Why it's hard to sleep in a strange bed

By Fiona Macrae

Scientists say that when someone sleeps in an unfamiliar place, one side of their brain remains alert to what is going on around them. Photo / iStock
Scientists say that when someone sleeps in an unfamiliar place, one side of their brain remains alert to what is going on around them. Photo / iStock

Can't sleep on your first night in a hotel? Don't blame the lumpy mattress or the hard pillow - it's probably because half your brain is still awake.

Scientists have shown that when someone sleeps in an unfamiliar place, one side of their brain remains alert to what is going on around them.

Intriguingly, it is always the left side that takes the night watch. The scientists dubbed the effect the "first-night phenomenon", and said it may be an ancient survival mechanism.

They added that while animals such as whales and dolphins sleep with one half of their brain always alert - which is known as unihemispheric sleep - this is the first time it has been seen in humans.

The US team, from Brown University in New England, made the find after putting 35 healthy men and women through sensitive brain scans as they slept. The scans were done twice - once on their first night asleep in a strange place, then a week later. They showed that during the first night, the left side of the brain did not shut down properly when sleep should be at its deepest.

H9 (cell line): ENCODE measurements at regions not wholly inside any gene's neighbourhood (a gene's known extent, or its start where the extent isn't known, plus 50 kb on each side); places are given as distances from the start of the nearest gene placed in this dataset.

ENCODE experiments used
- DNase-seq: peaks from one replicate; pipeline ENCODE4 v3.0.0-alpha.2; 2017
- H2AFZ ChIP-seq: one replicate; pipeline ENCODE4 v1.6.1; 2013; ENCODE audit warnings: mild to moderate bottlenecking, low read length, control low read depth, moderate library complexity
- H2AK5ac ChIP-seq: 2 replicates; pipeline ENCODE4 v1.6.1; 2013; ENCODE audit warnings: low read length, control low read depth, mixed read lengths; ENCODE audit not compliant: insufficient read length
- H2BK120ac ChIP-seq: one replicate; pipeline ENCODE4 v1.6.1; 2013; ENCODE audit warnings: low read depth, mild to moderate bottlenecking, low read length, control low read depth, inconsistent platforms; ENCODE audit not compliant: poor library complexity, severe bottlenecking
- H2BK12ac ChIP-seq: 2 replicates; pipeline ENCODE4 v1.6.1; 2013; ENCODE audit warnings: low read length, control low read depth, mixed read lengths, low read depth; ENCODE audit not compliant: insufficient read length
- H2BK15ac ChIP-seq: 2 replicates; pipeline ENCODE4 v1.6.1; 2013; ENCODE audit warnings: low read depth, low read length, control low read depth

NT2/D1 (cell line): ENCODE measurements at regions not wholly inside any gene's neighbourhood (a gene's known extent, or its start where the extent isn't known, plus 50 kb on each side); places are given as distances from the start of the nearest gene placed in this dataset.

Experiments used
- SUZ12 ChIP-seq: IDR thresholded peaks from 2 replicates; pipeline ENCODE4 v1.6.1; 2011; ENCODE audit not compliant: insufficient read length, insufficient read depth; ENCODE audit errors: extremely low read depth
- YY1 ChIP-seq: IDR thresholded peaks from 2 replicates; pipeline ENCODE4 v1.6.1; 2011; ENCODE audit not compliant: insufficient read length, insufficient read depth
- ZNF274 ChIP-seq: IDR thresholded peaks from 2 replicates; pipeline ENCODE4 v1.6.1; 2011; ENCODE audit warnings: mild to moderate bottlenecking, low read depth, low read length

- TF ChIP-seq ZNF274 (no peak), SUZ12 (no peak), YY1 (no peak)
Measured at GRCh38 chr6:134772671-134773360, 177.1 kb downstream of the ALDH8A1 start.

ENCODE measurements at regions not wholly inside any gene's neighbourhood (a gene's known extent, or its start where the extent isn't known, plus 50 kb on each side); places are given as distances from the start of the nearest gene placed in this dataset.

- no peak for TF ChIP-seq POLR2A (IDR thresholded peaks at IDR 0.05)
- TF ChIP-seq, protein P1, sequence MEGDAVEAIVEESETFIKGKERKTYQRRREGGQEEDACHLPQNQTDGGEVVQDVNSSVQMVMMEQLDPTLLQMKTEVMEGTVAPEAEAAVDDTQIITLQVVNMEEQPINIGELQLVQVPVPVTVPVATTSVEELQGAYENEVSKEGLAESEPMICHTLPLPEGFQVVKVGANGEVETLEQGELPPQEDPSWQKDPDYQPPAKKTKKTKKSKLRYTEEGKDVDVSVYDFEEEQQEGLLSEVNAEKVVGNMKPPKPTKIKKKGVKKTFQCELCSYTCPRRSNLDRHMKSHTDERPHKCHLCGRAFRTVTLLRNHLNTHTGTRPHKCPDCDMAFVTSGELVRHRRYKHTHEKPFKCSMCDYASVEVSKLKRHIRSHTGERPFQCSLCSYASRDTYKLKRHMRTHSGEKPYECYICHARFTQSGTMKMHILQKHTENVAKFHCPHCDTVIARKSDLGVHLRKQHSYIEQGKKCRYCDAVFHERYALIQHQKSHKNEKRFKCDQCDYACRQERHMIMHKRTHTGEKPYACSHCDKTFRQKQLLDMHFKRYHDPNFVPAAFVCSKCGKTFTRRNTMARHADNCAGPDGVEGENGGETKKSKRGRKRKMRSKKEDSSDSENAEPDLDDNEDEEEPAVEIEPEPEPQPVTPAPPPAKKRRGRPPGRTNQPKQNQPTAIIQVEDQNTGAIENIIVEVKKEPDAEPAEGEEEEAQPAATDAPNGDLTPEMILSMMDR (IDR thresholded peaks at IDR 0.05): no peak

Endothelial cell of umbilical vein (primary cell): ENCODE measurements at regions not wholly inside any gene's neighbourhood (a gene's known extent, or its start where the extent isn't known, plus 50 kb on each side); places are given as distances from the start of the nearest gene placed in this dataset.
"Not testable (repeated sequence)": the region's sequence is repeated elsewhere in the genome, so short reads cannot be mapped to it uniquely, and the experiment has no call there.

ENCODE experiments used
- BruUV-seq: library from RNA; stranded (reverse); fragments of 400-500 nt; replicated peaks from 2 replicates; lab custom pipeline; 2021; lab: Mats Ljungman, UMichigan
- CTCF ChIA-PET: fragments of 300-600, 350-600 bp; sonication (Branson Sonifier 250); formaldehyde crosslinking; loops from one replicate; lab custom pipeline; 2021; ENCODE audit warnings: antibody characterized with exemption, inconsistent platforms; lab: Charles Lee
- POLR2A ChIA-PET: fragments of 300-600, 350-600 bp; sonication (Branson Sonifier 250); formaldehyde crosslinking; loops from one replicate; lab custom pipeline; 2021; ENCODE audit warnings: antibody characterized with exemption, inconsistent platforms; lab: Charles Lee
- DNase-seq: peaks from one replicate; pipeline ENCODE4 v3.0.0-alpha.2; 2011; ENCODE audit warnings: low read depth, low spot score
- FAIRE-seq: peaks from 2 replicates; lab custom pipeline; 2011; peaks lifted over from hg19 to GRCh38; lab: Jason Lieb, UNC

The left side of the brain controls the right side of body and the volunteers were more likely to wake up if sounds were played into their right ear than their left. But when tested a week later, both sides, or hemispheres, of the brain shut down.

Writing in the journal Current Biology, the researchers said: "These lines of evidence are in accord with the hypothesis that troubled sleep in an unfamiliar environment is an act for survival over an unfamiliar and potentially dangerous environment by keeping one hemisphere partially more vigilant than the other as a night watch, which wakes the sleeper up when unfamiliar external signals are detected."

They said it was not clear why it was always the left side that stayed alert. However, they only monitored brain activity for an hour or two and it is possible that later in the night the right side took over.

Researcher Yuka Sasaki said: "Our brains may have a miniature system of what whales and dolphins have."

- Daily Mail

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